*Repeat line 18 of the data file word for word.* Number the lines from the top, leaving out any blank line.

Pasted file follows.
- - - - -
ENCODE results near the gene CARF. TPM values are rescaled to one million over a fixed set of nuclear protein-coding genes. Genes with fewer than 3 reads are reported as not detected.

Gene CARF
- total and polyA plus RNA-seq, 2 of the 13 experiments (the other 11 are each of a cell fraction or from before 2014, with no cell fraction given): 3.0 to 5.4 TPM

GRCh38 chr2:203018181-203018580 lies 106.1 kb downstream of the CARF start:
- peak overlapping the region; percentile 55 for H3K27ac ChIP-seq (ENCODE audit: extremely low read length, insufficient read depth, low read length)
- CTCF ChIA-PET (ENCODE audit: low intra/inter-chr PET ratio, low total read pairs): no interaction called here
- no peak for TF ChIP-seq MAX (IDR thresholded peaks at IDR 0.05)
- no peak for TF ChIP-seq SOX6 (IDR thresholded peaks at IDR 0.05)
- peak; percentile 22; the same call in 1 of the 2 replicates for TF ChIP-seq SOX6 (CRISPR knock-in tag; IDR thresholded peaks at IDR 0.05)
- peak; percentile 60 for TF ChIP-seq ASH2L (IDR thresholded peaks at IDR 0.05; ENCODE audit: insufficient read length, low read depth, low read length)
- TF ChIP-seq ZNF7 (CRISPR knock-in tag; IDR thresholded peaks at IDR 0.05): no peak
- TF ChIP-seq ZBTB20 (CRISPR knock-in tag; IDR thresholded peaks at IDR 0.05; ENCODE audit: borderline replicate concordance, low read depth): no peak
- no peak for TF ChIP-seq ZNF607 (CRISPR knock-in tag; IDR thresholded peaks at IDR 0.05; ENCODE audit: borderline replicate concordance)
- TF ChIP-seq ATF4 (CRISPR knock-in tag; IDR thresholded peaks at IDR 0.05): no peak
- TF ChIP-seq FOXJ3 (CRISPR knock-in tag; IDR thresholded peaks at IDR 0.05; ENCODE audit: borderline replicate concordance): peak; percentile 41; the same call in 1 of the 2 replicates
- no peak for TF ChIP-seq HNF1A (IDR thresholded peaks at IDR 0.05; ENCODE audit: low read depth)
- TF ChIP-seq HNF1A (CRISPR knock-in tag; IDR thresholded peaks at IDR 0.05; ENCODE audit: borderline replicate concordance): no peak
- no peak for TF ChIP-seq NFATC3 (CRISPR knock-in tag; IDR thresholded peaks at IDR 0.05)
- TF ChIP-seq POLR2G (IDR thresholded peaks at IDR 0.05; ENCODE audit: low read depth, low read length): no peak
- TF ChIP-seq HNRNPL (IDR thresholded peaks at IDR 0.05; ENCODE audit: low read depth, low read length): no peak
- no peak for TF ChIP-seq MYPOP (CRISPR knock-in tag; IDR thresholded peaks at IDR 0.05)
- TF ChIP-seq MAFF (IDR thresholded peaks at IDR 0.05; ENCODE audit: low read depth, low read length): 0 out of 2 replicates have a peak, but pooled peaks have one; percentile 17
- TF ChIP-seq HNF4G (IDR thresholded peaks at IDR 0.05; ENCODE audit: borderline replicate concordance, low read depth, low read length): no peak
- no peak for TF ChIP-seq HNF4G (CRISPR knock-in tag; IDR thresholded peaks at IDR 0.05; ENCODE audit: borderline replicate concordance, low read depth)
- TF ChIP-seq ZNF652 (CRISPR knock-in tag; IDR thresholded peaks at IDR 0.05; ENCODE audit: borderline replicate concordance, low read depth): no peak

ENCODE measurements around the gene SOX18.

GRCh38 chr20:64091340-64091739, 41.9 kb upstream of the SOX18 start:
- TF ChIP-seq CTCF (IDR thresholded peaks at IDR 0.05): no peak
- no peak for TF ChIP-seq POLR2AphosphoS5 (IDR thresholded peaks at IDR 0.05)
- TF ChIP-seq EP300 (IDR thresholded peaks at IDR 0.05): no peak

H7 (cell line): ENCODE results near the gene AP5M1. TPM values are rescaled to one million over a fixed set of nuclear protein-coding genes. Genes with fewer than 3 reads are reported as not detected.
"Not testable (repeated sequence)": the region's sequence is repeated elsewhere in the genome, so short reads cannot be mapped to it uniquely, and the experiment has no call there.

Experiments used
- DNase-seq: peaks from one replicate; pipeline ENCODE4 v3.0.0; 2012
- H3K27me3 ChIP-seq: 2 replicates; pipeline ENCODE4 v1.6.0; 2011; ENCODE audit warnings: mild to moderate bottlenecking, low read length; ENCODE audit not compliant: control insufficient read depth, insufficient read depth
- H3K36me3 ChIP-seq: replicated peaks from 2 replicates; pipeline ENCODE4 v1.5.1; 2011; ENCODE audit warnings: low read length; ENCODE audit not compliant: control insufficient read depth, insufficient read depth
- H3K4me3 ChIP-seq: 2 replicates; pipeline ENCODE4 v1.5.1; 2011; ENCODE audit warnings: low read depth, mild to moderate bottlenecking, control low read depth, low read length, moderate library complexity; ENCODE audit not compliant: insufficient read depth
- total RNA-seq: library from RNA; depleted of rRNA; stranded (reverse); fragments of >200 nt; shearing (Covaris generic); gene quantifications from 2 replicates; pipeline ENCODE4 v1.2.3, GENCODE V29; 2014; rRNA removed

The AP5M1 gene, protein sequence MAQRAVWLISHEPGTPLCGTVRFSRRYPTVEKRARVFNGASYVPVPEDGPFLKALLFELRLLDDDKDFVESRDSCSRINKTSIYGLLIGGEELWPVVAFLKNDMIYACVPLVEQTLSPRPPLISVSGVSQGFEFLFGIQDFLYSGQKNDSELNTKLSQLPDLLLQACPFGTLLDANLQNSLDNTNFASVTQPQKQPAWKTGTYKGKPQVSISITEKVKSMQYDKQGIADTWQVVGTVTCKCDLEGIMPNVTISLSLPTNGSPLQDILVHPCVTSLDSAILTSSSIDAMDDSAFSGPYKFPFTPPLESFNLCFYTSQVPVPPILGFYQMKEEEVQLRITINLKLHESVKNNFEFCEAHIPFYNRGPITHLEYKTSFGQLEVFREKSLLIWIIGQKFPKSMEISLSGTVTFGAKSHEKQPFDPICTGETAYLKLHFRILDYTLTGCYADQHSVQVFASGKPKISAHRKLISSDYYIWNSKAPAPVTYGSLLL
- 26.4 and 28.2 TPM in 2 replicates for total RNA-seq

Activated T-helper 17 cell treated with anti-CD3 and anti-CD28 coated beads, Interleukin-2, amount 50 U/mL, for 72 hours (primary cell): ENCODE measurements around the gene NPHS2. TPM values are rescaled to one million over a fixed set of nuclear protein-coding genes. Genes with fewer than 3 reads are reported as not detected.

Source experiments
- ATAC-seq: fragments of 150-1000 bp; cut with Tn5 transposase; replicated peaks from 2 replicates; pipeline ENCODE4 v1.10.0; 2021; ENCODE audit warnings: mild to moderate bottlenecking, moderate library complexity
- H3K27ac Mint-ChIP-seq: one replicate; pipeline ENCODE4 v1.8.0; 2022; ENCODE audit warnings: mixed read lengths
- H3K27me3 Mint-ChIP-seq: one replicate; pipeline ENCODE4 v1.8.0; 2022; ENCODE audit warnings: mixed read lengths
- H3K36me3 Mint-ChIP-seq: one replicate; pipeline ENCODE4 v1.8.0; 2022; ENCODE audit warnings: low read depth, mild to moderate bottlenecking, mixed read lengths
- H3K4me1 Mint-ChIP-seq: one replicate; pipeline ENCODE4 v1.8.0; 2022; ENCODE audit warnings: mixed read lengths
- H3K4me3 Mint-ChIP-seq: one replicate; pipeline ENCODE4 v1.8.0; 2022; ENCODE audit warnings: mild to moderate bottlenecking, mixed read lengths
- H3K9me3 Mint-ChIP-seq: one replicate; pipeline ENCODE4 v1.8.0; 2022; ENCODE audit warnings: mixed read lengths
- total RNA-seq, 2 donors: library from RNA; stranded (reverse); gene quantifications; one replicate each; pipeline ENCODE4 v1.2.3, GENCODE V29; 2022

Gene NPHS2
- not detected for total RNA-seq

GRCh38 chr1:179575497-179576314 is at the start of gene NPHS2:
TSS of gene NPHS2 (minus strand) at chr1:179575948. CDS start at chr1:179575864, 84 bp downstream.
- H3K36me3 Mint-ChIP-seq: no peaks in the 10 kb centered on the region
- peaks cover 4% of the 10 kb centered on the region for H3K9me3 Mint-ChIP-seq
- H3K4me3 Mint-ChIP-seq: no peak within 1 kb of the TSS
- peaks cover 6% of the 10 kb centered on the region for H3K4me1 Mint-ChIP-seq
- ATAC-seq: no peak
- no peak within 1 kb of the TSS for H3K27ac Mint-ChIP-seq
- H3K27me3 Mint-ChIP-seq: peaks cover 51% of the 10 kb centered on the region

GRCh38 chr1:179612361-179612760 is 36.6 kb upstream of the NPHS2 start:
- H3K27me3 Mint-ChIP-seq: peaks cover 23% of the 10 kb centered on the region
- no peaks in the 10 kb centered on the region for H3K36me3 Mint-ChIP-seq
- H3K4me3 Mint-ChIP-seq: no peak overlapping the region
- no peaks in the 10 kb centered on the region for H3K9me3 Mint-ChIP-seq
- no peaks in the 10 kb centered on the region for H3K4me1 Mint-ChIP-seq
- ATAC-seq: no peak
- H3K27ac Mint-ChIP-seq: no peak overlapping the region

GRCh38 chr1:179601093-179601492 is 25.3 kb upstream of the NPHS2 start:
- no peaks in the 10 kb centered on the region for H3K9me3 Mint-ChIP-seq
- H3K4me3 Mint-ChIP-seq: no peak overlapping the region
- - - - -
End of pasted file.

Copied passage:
- no peak for TF ChIP-seq NFATC3 (CRISPR knock-in tag; IDR thresholded peaks at IDR 0.05)